For more information on Schweitzer Alpine Racing School.


A Junior Olympic qualifying race, with slalom and super G events,


is being held at Schweitzer this weekend, Jan. 19-20. (208-263-1081)





Consider, for a moment, the sport of sled dog racing. And imagine yourself standing on the narrow runners of a sled as you try to control the 12 powerful dogs, howling and yipping in anticipation of pulling your sled at speeds approaching 30 miles per hour. And then imagine the only control you have over this engine of 12 panting pistons is the sound of your own voice. A command of "Gee," dogs turn right. Say "Haw," dogs turn left. Give the "Whoa" command and if you're lucky, the team will stop.


If this sounds a bit overwhelming, maybe the thought of watching other people harness the huskies is more reasonable. On February 2-3, mushers from across the Northwest will answer the call of the wild as they compete in the 33rd annual Priest Lake Sled Dog Race. Race organizer Wendy Booth says mushers will compete in several middle-distance and sprint races ranging from a 12-dog, 35-mile-a-day race to a novice four-dog, 4.5-miler.


Training and racing sled dogs is a major commitment, says Booth. "It's more than just a hobby, it's a year-round lifestyle."


Brendia Heintzelman agrees. She and her husband Vince are members of the Inland Empire Sled Dog Association and train 16 Alaskan Huskies. She says there's nothing like the feeling of being pulled by her team of dogs.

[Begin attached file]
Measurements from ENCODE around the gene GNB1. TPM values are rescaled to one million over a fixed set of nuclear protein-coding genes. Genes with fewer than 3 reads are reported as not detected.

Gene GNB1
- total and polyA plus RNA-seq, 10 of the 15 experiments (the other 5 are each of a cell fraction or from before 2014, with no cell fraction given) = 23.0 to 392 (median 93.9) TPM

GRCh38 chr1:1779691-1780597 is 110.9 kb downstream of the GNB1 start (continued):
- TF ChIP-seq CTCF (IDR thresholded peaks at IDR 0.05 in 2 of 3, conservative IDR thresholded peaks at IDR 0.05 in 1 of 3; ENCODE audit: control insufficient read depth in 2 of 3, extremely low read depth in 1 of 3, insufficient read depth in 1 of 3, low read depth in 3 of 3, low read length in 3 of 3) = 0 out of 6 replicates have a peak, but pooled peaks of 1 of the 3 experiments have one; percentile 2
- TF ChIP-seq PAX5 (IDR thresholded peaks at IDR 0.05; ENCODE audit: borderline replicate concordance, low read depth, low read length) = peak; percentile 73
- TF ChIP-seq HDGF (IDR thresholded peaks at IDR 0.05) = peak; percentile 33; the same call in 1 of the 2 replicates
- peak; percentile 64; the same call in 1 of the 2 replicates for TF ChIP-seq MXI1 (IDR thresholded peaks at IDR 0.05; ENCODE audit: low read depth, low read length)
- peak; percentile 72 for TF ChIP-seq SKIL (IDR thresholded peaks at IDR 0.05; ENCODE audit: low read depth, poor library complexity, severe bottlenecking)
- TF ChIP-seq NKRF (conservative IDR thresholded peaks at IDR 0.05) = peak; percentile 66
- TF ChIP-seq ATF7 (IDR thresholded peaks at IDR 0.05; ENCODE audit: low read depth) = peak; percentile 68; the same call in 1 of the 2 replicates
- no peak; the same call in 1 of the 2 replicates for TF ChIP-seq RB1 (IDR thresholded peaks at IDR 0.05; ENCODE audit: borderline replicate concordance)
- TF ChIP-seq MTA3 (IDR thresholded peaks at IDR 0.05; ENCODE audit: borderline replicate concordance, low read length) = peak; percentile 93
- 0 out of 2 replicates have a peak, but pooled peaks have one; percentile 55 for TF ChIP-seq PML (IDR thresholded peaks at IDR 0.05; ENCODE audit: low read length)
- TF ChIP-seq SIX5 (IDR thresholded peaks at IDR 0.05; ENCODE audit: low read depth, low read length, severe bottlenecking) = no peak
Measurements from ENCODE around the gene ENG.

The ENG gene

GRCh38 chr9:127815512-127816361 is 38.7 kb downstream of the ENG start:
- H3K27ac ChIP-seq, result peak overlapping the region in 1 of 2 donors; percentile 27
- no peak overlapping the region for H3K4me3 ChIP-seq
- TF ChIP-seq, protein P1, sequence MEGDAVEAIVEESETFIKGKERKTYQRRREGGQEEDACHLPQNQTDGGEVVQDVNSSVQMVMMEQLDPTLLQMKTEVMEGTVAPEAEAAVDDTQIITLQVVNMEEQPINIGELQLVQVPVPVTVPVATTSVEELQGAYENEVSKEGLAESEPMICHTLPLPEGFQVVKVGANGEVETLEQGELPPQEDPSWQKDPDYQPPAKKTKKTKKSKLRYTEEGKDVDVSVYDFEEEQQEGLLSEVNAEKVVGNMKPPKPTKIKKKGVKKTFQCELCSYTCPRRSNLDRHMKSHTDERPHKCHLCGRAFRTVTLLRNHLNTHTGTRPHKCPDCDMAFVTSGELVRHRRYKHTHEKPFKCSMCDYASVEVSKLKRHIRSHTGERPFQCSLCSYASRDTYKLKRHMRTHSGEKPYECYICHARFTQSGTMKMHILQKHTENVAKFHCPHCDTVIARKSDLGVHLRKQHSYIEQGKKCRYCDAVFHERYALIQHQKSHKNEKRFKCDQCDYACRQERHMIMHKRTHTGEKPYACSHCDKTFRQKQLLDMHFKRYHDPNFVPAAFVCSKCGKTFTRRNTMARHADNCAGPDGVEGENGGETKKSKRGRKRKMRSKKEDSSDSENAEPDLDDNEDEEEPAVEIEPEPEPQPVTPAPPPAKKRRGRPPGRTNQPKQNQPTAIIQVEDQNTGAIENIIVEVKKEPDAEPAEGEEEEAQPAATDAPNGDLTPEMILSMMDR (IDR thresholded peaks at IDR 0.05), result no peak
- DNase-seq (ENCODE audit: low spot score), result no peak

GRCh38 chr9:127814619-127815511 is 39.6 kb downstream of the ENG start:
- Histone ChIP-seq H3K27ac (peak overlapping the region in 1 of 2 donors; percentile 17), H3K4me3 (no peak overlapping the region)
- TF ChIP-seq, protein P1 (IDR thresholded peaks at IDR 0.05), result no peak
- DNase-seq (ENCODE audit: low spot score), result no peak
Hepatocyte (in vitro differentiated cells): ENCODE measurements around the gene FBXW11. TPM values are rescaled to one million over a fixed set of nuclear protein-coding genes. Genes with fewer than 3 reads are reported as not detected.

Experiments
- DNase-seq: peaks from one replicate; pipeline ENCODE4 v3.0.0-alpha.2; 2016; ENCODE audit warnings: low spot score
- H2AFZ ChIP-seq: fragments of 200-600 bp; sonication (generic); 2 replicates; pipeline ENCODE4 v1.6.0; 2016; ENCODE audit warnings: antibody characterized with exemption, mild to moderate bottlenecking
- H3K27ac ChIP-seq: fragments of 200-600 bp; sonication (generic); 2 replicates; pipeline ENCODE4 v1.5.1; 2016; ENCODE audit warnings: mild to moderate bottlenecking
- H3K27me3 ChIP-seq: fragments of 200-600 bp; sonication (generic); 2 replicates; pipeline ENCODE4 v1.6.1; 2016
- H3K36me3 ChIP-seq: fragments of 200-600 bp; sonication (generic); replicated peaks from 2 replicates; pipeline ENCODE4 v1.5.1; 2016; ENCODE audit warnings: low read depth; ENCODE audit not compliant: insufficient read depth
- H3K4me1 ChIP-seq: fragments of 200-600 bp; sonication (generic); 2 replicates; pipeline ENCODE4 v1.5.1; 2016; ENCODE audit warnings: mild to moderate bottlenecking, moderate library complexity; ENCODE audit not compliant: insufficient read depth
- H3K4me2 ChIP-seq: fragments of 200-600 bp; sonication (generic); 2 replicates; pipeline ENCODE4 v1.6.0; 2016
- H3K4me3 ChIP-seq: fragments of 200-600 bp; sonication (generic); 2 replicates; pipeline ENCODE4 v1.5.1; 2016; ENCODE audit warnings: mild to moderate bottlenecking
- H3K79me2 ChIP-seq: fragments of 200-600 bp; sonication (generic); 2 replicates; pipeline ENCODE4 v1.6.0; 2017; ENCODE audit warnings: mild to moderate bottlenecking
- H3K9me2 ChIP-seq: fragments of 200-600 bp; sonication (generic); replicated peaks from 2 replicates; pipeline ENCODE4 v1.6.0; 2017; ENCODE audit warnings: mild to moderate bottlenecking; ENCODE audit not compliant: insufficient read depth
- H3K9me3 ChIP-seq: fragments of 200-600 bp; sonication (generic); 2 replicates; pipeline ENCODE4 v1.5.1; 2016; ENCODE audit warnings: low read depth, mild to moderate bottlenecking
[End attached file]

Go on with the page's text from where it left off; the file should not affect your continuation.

"It's so much fun," she says. "These dogs absolutely love running. I mean, you're flying and the only thing between you and the ground is a two-inch runner. My husband ran last weekend in a race and he averaged 27 miles per hour. And he only came in third place." She admits it's a little scary going through trees and around sharp corners. "You learn to hang on, or else it's a long walk back. One of the main things for a musher to know is the word 'no.' If they go the wrong way and you yell 'no,' they'll usually find the trail and stay on it."


Contrary to popular belief, very few mushers use the command 'mush' to get the dogs to go.


"That's only in the movies," says Heintzelman, who's been racing sled dogs for 28 years. For her, a simple command of "let's go" or "hike" is all her dogs need to hear. "It's not a problem getting them to go," says Booth in agreement, "it's getting them to stop."





The Priest Lake Sled Dog races begin at 10 am on


Saturday, Feb. 2, and 9 am on Sunday, Feb 3. (509-447-5744)